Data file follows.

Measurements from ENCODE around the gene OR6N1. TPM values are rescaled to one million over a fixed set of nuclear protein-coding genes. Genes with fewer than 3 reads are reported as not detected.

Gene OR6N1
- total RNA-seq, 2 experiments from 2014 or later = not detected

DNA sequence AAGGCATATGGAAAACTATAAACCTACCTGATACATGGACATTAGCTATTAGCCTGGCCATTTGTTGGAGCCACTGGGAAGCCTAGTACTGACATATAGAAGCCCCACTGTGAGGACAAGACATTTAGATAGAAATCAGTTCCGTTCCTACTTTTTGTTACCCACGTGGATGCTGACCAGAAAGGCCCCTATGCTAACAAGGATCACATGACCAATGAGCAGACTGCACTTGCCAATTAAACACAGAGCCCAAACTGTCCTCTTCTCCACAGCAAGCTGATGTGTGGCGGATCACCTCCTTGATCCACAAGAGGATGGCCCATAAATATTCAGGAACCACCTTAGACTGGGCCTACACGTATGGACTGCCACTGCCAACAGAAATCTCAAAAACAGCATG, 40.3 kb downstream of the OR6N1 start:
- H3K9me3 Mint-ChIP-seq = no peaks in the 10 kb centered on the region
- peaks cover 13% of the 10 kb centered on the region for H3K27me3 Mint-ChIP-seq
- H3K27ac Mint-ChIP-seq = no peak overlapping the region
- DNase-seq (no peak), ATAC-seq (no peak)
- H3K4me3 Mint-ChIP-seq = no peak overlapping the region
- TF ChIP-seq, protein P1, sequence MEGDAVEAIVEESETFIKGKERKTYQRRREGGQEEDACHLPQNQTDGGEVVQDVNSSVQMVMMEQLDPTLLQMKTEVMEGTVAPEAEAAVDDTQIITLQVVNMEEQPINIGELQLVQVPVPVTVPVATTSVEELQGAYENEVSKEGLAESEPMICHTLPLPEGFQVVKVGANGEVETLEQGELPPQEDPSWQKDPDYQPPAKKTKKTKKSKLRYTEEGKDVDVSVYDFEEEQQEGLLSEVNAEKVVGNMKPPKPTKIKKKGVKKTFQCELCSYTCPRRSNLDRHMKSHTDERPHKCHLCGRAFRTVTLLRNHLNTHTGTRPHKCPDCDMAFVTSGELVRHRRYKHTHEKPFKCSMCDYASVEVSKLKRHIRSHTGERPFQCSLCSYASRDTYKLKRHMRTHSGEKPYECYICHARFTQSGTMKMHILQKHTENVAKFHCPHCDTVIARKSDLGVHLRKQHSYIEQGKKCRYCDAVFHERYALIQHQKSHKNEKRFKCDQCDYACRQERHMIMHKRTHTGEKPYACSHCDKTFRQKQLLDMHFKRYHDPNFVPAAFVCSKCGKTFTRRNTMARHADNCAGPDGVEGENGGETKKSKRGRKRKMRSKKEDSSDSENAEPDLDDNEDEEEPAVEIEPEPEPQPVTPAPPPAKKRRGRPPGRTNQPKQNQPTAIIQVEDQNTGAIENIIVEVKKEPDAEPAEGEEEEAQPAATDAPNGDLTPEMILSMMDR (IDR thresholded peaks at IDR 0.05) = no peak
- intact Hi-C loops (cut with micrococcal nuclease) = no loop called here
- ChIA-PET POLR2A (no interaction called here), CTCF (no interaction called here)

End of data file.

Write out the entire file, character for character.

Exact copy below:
Measurements from ENCODE around the gene OR6N1. TPM values are rescaled to one million over a fixed set of nuclear protein-coding genes. Genes with fewer than 3 reads are reported as not detected.

Gene OR6N1
- total RNA-seq, 2 experiments from 2014 or later = not detected

DNA sequence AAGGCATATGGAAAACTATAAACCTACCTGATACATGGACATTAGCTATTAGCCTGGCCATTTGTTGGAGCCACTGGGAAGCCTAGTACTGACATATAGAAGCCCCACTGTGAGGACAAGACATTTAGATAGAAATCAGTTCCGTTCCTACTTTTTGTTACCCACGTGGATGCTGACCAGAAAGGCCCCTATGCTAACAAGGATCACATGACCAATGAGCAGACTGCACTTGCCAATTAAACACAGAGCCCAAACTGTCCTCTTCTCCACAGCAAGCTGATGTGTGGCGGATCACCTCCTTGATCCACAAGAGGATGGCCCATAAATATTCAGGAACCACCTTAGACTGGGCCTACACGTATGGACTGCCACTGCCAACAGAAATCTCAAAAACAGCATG, 40.3 kb downstream of the OR6N1 start:
- H3K9me3 Mint-ChIP-seq = no peaks in the 10 kb centered on the region
- peaks cover 13% of the 10 kb centered on the region for H3K27me3 Mint-ChIP-seq
- H3K27ac Mint-ChIP-seq = no peak overlapping the region
- DNase-seq (no peak), ATAC-seq (no peak)
- H3K4me3 Mint-ChIP-seq = no peak overlapping the region
- TF ChIP-seq, protein P1, sequence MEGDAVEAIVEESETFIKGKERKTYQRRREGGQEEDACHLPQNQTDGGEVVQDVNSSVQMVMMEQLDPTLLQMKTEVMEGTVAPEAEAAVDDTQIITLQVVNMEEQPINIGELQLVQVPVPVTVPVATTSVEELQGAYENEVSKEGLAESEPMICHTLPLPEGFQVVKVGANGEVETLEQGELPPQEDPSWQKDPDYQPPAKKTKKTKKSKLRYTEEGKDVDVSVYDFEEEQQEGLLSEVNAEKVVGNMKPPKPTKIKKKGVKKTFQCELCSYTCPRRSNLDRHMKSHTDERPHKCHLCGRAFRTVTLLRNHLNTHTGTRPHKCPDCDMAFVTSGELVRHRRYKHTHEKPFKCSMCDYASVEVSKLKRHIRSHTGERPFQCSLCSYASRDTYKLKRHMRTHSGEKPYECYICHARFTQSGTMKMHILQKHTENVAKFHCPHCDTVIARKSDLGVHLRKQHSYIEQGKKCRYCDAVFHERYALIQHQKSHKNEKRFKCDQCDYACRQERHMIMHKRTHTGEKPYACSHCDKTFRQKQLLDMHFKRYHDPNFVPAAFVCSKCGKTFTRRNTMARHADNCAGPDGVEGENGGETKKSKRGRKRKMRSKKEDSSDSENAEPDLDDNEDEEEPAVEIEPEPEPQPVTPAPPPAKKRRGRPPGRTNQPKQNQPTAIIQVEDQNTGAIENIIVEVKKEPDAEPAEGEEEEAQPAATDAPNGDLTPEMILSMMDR (IDR thresholded peaks at IDR 0.05) = no peak
- intact Hi-C loops (cut with micrococcal nuclease) = no loop called here
- ChIA-PET POLR2A (no interaction called here), CTCF (no interaction called here)